A short summary of Basel Gold Day II, held at the University of Basel on 27 October 2022. The one-day conference brought together leading voices from across the gold supply chain and civil society.
A summary of Juhani Grossmann’s remarks at Basel Gold Day II on corruption risks in gold supply chains. He highlights experiences from our Green Corruption team, explains why recycled gold might not be as ethical as it sounds, and ends with two broad recommendations for companies, state-owned enterprises and regulators in the gold trade.
Quick guide 16: Gold laundering
Mark Pieth, Founder of the Basel Institute on Governance and author of the book Gold Laundering, offers an insight into the risks of human rights and environmental harms in gold supply chains. Where are the risks and responsibilities?
Collective Action with gold refiners, suppliers and other stakeholders, he concludes, can help to clean up the industry.
Gold industry experts from across the private and non-profit sectors came together at Basel Gold Day on 9 October 2020 to explore perspectives on the challenges of ensuring responsible and sustainable gold supply chains.
The University of Basel's Law Faculty will host a virtual Basel Gold Day on Friday, 9 October from 14:00–16:15.
Led by Mark Pieth, Professor of Criminal Law and President of the Basel Institute on Governance, the workshop will gather gold industry leaders and experts to explore "How to obtain clean gold: the consumer perspective".
Die Schweiz ist der global wichtigste Standort für die Raffination von Gold. Jahr für Jahr werden circa 2200-3100 Tonnen Rohgold in die Schweiz importiert. Der Grossteil der Importe ist auf die Geschäftstätigkeit der hiesigen Goldraffinerien zurückzuführen. Sie sollen gemeinsam rund 50-70% der weltweiten Goldproduktion in die Schweiz importieren, um daraus Goldbarren, Halbfabrikate und andere Güter herzustellen.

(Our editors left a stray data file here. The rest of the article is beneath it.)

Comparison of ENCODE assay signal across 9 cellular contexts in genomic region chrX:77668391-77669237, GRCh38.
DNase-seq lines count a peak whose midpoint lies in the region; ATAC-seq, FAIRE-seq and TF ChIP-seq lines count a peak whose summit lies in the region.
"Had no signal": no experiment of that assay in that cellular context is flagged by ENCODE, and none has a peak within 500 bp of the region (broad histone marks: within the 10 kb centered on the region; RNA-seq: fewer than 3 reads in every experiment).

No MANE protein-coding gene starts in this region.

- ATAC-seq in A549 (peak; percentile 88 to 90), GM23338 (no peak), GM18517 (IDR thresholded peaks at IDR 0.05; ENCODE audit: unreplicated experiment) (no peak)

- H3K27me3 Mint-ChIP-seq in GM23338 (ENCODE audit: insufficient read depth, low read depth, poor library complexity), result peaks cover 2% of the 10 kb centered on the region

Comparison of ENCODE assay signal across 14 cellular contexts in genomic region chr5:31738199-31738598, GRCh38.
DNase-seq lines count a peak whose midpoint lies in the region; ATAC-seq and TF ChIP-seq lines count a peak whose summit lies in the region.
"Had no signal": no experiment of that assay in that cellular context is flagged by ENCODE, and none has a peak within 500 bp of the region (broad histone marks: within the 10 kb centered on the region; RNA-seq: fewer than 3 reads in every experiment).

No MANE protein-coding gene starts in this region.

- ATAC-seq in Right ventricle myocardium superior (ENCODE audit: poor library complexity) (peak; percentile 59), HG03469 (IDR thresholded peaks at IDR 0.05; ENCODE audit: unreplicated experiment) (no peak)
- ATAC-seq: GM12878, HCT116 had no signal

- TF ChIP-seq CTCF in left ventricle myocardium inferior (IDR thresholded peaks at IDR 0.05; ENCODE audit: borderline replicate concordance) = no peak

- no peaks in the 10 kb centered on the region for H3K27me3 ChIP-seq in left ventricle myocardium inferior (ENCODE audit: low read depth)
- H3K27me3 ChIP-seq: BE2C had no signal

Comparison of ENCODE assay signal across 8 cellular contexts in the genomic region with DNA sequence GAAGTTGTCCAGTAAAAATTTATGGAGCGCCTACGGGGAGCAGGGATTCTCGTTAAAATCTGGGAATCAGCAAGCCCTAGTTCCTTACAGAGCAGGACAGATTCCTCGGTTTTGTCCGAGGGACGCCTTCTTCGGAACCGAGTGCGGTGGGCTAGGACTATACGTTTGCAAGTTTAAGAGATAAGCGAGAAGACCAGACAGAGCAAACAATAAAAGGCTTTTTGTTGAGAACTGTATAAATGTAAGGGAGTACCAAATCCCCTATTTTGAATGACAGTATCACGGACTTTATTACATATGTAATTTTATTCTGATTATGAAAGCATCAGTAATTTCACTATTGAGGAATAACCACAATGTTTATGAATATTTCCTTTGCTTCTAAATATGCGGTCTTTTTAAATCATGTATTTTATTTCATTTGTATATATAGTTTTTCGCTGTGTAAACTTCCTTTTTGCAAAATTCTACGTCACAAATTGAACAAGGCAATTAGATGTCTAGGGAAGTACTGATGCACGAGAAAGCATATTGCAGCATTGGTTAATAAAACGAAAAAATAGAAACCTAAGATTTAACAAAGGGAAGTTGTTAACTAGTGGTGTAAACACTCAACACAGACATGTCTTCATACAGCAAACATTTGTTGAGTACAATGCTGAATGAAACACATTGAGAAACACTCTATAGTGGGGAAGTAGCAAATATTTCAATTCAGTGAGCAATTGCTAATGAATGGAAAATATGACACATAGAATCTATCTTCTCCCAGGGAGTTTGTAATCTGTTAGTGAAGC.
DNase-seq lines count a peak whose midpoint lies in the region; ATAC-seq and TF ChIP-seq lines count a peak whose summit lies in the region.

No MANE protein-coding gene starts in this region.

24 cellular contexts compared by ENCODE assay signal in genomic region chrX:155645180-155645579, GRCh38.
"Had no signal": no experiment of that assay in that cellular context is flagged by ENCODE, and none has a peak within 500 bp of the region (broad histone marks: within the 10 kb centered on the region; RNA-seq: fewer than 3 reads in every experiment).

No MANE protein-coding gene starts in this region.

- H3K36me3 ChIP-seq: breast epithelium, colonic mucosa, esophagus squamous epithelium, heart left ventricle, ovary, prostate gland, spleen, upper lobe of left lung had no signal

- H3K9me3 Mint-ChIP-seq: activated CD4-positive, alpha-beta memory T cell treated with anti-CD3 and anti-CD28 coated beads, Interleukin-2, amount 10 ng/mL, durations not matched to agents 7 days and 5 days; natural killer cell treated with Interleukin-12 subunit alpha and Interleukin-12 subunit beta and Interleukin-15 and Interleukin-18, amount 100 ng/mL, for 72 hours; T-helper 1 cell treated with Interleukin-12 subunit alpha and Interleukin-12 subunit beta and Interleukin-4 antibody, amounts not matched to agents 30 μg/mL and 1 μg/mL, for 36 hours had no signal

Switzerland is the world leader in gold refining. Of the roughly 2,200–3,100 tonnes of raw gold imported into the country each year, the majority is destined for Swiss gold refineries. Together these companies are estimated to refine 50–70 percent of the world’s gold production, transforming it into gold bars, semi-finished products and other goods.
The Basel Institute's latest Working Paper explores whether, why and how gold refiners can be further integrated in efforts to prevent and combat money laundering in Switzerland. The author, Stefan Mbiyavanga, explains the background and what motivated him to write it, including pending reforms in the Swiss Anti-Money Laundering Act.
In this eye-opening book, Mark Pieth gives an in-depth insight into how the global gold market works, what role Switzerland plays in it, where the hidden abuses lie and how human rights in the gold industry can be protected in a credible way.